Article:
Safe Routes Scoop
Safe Routes Scoop News Briefs

decline in the number of children admitted to UMDNJ University Hospital as a result of traffic injuries.

 

For more information about Miami’s WalkSafe Program, visit http://www.walksafe.us/

 

Garfield is National City-SRTS model

The Active Living Resource Center (ALRC) has posted reports on its 2007 City-SRTS

pilot project cities including one on Garfield, NJ. These reports evaluate communities where workshops have been

held, highlighting the unique challenges to and the ways in which each community strives to establish its safe routes programs.

 

According to the report, “Garfield presents a near textbook example of what can be accomplished with a dynamic local champion who has not only excellent connections to elected officials and city staff, but is fortunate enough to work with professionals who believe that childhood obesity is a serious problem that should be acted upon. The same is true of the schools.” The local champion mentioned, Darleen Reveille of the Garfield Health Department, has truly been a guiding force behind the program.

 

The purpose of ALRC’s City-SRTS program is to extend SRTS programs beyond those designed primarily for suburban schools. While many SRTS programs, such as International Walk to School Day (iWalk), are great, some programs cannot be easily adapted to all communities or to all schools. In many urban areas, a majority of kids may already walk to school. The City-SRTS program examines barriers to safe routes, such as crime and parental involvement, and other situations that might not be faced in suburban locations.

 

To view the current City-SRTS reports, go to: http://www.activelivingresources.org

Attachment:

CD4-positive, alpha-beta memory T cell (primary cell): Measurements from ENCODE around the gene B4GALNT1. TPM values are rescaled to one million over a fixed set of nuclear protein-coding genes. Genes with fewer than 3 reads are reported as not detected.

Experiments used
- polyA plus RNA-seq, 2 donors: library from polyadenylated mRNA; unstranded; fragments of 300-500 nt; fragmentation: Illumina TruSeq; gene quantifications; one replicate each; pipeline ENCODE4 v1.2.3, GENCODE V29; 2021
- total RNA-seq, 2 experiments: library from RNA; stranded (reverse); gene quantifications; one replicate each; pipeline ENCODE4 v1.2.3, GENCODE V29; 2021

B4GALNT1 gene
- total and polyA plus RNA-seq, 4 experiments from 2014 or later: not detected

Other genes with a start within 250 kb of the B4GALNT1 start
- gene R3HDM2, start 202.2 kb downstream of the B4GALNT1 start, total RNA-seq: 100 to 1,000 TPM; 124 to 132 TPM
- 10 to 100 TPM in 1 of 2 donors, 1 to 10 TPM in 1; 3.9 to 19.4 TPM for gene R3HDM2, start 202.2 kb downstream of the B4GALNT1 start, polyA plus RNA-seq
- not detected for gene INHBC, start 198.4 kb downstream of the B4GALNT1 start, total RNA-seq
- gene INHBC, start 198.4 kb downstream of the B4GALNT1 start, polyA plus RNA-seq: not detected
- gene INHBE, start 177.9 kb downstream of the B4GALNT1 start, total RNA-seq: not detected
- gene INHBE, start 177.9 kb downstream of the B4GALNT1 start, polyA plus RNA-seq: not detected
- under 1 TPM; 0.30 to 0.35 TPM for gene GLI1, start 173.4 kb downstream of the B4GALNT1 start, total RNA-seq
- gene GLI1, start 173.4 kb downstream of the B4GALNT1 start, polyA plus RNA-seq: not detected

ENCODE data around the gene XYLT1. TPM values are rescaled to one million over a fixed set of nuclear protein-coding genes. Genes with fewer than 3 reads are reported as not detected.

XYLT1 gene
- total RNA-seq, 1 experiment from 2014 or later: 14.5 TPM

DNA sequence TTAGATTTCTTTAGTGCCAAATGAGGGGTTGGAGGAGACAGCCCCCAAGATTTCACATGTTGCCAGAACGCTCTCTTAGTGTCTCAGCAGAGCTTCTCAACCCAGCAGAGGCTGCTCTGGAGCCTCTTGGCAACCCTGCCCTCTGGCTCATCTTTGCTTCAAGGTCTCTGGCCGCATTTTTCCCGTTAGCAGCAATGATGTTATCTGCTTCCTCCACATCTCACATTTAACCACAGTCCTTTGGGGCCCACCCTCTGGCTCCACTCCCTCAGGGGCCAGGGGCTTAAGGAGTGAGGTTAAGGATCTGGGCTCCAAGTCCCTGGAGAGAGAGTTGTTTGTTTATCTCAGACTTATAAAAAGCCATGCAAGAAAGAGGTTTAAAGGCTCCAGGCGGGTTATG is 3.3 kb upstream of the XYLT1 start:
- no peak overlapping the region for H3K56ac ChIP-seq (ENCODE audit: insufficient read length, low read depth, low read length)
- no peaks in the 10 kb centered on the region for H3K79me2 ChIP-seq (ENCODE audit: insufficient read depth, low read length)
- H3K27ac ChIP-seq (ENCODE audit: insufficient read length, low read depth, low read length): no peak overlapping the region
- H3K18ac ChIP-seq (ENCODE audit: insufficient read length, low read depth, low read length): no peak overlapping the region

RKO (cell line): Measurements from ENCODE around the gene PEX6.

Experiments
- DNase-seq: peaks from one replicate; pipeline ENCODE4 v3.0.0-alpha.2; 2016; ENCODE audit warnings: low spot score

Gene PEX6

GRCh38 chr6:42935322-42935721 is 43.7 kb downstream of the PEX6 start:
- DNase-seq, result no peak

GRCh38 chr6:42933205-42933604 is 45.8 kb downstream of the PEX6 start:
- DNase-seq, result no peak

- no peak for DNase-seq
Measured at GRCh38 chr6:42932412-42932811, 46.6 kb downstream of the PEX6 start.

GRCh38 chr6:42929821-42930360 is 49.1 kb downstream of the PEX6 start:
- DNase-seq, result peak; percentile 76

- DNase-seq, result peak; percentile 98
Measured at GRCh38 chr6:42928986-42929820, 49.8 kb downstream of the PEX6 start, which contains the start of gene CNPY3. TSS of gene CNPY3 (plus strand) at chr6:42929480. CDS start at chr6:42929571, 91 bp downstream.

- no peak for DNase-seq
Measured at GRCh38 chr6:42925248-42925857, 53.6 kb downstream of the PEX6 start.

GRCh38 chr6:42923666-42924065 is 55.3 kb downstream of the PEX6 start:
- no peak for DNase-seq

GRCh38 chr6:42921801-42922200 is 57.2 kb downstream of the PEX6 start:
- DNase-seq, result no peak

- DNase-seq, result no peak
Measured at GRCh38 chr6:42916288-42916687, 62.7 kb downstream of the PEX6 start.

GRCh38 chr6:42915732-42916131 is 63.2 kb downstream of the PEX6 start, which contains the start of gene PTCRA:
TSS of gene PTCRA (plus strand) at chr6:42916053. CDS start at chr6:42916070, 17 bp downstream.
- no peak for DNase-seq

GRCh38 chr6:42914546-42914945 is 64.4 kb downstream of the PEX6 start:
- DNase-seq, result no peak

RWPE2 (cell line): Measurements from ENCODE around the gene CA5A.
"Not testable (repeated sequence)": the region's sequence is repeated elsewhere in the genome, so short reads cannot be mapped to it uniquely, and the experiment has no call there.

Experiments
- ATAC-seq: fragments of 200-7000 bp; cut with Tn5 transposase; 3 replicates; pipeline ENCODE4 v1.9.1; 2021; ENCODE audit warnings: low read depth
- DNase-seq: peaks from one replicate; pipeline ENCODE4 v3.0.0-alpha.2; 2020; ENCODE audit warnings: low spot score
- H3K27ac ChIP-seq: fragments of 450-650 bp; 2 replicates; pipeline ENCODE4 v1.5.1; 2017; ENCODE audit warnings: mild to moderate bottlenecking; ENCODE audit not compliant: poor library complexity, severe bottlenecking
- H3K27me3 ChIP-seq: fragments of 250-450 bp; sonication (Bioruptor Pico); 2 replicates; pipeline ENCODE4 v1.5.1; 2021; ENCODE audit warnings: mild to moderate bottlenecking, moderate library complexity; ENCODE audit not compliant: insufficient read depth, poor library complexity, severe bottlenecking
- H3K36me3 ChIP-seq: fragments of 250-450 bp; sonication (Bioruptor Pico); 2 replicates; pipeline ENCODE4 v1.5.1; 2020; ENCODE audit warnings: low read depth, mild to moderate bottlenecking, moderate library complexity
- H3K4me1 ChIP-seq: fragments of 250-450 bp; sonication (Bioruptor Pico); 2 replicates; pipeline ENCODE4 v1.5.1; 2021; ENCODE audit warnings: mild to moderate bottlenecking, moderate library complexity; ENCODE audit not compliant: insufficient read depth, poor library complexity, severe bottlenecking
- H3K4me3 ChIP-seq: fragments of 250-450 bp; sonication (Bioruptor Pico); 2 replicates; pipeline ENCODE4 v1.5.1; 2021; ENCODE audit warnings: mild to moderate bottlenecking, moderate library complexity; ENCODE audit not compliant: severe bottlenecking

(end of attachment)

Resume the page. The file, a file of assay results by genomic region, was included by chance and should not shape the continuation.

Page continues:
/saferoutestoschool8.php

NJ SRTS Case Studies get National Attention

The National Center for Safe Routes to School offers a collection of short case studies highlighting programs and activities found throughout the United States. The New Jersey statewide program and Wharton Borough’s program are among those showcased. (See pages 101-104). Each case study tells the program’s unique story, including a short description of the targeted area, and underscores the issues faced while promoting pedestrian and bicycle safety, as well as traveling to and from school safely. See http://www.saferoutesinfo

.org/online_library/details.cfm?id=3989 for the complete document.

 

The Safe Routes to School National Partnership, a network of more than 300 nonprofit organizations, government agencies, schools, and professionals working together to advance the SRTS movement nationally, recently updated its information about SRTS in each state. These state SRTS program synopses document success stories as well as provide program contacts and grant application information. New Jersey’s program can be found at:

http://www.saferoutespartnership

.org/state/5043/newjersey

 

What Every Parent Should Know

Two resources are newly available from the Active Living Resource Center. “Bicycle Safety, What Every Parent Should Know” is a recently updated pamphlet aimed at dispelling common myths about bicycle riding, including “bicyclists should ride facing traffic” and “a child needs a bike to grow into.” It also offers advice on how to instill good riding skills in children.

 

A new pamphlet entitled “10 Really Good Reasons Exercise is Important for Your Child,” walks parents through reasons they can share with their children as to why exercise is so important.

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